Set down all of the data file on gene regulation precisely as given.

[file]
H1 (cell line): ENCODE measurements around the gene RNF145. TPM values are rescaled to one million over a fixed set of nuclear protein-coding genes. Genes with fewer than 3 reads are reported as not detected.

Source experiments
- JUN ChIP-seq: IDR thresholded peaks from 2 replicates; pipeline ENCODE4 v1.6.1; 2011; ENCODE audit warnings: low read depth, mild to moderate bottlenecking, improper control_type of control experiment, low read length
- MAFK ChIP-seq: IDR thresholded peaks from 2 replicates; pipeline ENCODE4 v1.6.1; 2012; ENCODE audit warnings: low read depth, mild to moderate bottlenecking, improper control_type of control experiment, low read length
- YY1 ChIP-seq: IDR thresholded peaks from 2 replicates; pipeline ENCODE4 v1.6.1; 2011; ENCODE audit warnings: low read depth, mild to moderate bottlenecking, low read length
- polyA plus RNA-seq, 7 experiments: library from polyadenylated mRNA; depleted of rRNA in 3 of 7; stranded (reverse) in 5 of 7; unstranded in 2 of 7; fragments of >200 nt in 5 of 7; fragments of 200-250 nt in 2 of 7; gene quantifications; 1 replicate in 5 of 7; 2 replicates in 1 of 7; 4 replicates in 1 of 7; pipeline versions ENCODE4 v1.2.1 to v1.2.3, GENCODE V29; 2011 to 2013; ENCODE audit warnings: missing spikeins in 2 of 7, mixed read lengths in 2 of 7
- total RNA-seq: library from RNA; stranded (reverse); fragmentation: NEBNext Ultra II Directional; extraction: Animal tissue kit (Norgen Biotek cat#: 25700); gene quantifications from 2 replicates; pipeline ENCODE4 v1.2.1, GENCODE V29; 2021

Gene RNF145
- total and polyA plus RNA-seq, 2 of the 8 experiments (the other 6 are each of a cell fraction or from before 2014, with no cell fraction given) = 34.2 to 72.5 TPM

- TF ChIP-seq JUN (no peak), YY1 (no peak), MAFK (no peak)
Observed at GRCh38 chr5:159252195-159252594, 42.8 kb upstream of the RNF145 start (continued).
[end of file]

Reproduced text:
H1 (cell line): ENCODE measurements around the gene RNF145. TPM values are rescaled to one million over a fixed set of nuclear protein-coding genes. Genes with fewer than 3 reads are reported as not detected.

Source experiments
- JUN ChIP-seq: IDR thresholded peaks from 2 replicates; pipeline ENCODE4 v1.6.1; 2011; ENCODE audit warnings: low read depth, mild to moderate bottlenecking, improper control_type of control experiment, low read length
- MAFK ChIP-seq: IDR thresholded peaks from 2 replicates; pipeline ENCODE4 v1.6.1; 2012; ENCODE audit warnings: low read depth, mild to moderate bottlenecking, improper control_type of control experiment, low read length
- YY1 ChIP-seq: IDR thresholded peaks from 2 replicates; pipeline ENCODE4 v1.6.1; 2011; ENCODE audit warnings: low read depth, mild to moderate bottlenecking, low read length
- polyA plus RNA-seq, 7 experiments: library from polyadenylated mRNA; depleted of rRNA in 3 of 7; stranded (reverse) in 5 of 7; unstranded in 2 of 7; fragments of >200 nt in 5 of 7; fragments of 200-250 nt in 2 of 7; gene quantifications; 1 replicate in 5 of 7; 2 replicates in 1 of 7; 4 replicates in 1 of 7; pipeline versions ENCODE4 v1.2.1 to v1.2.3, GENCODE V29; 2011 to 2013; ENCODE audit warnings: missing spikeins in 2 of 7, mixed read lengths in 2 of 7
- total RNA-seq: library from RNA; stranded (reverse); fragmentation: NEBNext Ultra II Directional; extraction: Animal tissue kit (Norgen Biotek cat#: 25700); gene quantifications from 2 replicates; pipeline ENCODE4 v1.2.1, GENCODE V29; 2021

Gene RNF145
- total and polyA plus RNA-seq, 2 of the 8 experiments (the other 6 are each of a cell fraction or from before 2014, with no cell fraction given) = 34.2 to 72.5 TPM

- TF ChIP-seq JUN (no peak), YY1 (no peak), MAFK (no peak)
Observed at GRCh38 chr5:159252195-159252594, 42.8 kb upstream of the RNF145 start (continued).